The Old Man series (FX network, streaming on Hulu) has Jeff Bridges, John Lithgow, Alia Shawkat and Amy Brenneman in a scaldingly convoluted espionage thriller that speaks of, if not to, the Byzantine geopolitical warfare of recent decades. Bridges and Lithgow are aging CIA operatives drawn back into the fray when clandestine moves and countermoves of past missions begin to resurface in dangerously undesirable ways. There are personal stakes as well—the daughter (Shawkat) of Bridges’ character is working in Lithgow’s crew and might be a double agent. The elders try to keep a professional lid on everything, but personal dramas intrude at nearly every turn, including Bridges’ relationship with a woman (Brenneman) who gives him shelter in a moment of crisis. The four-way tangle of rooting interests in this seven-episode series makes for powerful emotions and stark insights in a tale that thoroughly resists good guy/bad guy simplifications.
Outer Range, an Amazon Prime series, begins as something of a modern western in the Yellowstone mode but soon takes increasingly mysterious plunges into other dimensions—chiefly by way of a huge and seemingly bottomless hole that is discovered on a remote stretch of ranch land that is both coveted and contested. The result is a fascinating and vertiginous blend of soapy horse opera, sci-fi fantasy and myth.
In a sense, Outer Range operates in the famous “outer limits”—where, in this case, the earth is mostly flat, except for the precipitous curves and cycles of human existence. The tale features Josh Brolin and Will Patton as virulently rivalrous ranchers, each with cantankerous wives, conflicted pairs of sons and dynamic daughters variously involved in the fray. Lili Taylor (as Brolin’s wife) and Imogen Poots (as the mysterious “hippie” who pitches a tent on that eerie rangeland) are standouts in the big supporting cast. Patton’s antic lunacy deserves a companion miniseries of its own. And Brolin has placed another monumental landmark on his trail through desolate 21st century spaces—No Country For Old Men, two Sicario movies and now this.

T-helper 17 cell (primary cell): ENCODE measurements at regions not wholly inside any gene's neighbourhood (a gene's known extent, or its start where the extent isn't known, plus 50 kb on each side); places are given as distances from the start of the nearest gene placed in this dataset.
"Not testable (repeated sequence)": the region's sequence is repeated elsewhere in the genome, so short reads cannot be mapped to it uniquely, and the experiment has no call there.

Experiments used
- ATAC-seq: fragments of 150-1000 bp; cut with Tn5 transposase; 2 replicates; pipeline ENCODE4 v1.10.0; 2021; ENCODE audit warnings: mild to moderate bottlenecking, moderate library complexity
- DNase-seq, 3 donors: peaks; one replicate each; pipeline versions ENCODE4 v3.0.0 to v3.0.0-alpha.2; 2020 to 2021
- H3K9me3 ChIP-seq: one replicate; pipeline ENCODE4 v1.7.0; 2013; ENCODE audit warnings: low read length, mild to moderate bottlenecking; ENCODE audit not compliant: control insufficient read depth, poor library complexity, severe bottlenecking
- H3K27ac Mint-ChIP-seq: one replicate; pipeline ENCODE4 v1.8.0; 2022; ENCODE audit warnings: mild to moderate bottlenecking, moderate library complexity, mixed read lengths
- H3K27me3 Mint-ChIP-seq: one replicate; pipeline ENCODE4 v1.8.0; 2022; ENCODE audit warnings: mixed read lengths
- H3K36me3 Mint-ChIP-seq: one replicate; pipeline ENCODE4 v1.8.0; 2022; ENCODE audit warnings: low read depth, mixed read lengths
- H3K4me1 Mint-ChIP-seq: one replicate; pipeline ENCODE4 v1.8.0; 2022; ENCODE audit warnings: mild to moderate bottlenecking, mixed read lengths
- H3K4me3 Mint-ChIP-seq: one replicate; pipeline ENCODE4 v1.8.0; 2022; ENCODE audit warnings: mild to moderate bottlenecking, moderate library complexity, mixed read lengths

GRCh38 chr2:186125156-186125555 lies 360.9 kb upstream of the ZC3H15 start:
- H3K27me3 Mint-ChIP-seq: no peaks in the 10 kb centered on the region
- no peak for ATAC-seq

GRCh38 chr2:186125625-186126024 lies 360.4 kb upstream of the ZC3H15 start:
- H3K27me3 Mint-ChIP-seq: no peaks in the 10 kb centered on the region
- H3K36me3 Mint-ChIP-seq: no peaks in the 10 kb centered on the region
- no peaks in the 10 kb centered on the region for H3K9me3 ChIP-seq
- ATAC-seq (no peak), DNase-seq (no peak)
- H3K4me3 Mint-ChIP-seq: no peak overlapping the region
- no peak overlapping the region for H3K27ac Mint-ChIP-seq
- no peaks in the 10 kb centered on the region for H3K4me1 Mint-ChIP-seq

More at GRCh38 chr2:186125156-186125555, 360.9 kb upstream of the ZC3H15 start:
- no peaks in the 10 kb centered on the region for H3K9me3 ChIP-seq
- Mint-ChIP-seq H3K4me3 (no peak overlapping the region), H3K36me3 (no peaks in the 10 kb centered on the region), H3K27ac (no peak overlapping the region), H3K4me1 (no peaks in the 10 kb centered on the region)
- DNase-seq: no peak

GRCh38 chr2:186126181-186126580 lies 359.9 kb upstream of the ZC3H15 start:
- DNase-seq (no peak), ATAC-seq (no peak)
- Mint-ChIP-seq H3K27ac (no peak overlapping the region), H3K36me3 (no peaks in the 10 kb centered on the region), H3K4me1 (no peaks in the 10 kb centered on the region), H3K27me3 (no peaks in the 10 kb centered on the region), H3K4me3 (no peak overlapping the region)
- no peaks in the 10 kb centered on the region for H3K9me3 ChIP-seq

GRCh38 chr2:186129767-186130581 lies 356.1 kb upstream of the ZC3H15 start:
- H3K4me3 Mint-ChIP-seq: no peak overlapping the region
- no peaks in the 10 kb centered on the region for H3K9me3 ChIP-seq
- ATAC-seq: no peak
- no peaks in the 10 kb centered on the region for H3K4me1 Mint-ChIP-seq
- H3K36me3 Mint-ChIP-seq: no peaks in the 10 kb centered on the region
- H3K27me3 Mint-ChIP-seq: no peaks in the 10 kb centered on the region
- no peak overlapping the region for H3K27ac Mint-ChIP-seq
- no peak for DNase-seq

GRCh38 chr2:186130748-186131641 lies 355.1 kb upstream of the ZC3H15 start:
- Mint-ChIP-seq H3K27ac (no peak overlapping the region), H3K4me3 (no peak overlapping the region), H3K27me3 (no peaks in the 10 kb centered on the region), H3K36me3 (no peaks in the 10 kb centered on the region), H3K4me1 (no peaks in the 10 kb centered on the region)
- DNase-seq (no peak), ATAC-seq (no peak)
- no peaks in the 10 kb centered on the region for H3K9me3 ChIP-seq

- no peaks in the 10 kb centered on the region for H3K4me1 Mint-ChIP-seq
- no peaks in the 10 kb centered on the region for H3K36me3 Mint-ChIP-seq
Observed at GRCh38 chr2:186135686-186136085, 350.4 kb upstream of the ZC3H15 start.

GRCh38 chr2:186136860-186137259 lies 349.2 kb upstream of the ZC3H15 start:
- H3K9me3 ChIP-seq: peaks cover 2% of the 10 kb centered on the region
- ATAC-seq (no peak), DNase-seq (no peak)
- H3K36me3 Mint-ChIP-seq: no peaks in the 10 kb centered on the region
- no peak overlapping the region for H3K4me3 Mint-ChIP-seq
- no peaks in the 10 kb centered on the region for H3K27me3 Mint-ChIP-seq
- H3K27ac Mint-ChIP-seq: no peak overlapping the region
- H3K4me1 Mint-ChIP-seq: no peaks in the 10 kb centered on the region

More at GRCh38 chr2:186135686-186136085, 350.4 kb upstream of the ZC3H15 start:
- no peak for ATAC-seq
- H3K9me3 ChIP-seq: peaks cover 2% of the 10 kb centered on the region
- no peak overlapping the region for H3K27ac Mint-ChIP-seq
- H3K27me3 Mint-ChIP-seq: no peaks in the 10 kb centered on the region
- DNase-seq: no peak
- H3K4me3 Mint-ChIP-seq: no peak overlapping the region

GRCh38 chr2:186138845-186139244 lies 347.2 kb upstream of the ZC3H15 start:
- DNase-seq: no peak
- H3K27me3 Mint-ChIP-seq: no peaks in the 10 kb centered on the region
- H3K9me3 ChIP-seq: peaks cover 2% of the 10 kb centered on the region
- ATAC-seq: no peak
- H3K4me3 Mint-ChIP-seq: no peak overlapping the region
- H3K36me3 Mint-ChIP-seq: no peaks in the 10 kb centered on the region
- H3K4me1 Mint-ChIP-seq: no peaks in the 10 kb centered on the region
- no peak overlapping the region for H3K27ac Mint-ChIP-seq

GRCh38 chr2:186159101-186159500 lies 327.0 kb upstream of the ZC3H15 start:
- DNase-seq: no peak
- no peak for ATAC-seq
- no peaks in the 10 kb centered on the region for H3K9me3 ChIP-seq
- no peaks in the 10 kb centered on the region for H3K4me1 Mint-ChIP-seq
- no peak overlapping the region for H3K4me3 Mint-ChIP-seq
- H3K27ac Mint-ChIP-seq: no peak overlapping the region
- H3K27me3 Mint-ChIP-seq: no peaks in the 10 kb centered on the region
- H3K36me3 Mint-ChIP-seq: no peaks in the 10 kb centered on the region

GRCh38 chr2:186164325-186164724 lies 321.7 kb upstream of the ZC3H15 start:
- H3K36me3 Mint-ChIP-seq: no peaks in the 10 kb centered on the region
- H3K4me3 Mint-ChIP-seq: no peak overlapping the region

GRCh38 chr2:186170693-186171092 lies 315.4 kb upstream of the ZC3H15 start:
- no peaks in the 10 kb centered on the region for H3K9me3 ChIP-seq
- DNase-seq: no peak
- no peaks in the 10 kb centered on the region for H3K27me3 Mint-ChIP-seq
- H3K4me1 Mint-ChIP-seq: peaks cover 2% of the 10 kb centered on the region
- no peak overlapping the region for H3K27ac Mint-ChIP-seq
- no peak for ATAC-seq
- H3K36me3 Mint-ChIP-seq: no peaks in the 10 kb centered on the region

The feature-length Montana Story (available on multiple streaming platforms) centers on the fraught reunion of an estranged pair of siblings—which is occasioned by the impending death of their father, a fearsomely tempestuous Montana rancher. Erin (Haley Lu Richardson) and her younger brother Cal (Owen Teague) have different mothers and sharply contrasting attitudes toward their father, and the return to the home ranch brings them into mutual confrontations with all those tangled relationships, including their own. What ensues in this “neo-western” is a profoundly tangled (and very moving) rite of passage for two still-young adults.
The understated lead performances are especially fine, and the writer-director team of Scott McGehee and David Siegel (creators of the Lake Tahoe-based The Deep End, with Tilda Swinton) get richly nuanced work out of a diverse supporting cast and grandly evocative imagery out of the Montana setting.
In the Iranian Hit the Road (on multiple streaming platforms), a family of four is on a mysteriously urgent journey through rugged terrain. Mom (Pantea Panahiha), a woman of dignity and grace, sits in front. Dad (Hasan Majuni), a gruffly cantankerous type, sits in back with the cast of his broken left leg protruding between the two front seats. Little Brother (Rayan Sarlak)—smart, restless and very vocal—is back there too, and the ailing family dog is in the back of the back.
Big Brother (Amin Simiar), intense and mostly silent, is doing the driving. The rambunctious biplay between Mom, Dad and Little Brother sets a tone of genially sardonic comedy, but the older brother’s grim silences are the first sign that a serious mission underlies the family’s journey into sunlit wilderness. Filmmaker Panah Panahi, son of a major Iranian auteur making his feature-film debut, conjures an impressive mix of comic realism and undercurrents of moral and political seriousness.
Compartment No. 6 (Amazon Prime), from Finnish writer-director Juho Kuosmanen, is also something of a road movie, but in this case the journey is by rail. Laura (Seidi Haarla), a young Finnish woman studying archaeology in Russia, is on her way to the remote locale of some ancient petroglyphs and finds herself stuck sharing a railway sleeper compartment with Ljoha (Yuri Borisov), a bumptious young Russian on his way to construction work in the same region.
The three-day journey in close quarters puts the ill-matched pair at odds in a variety of ways, but a briefly companionate relationship begins to take shape. Kuosmanen and his actors steer clear of cultural and emotional oversimplifications, with the result that Compartment No. 6 becomes an intriguing dual portrait of two people getting a little lost in their young, modern lives and then beginning to understand themselves a little more.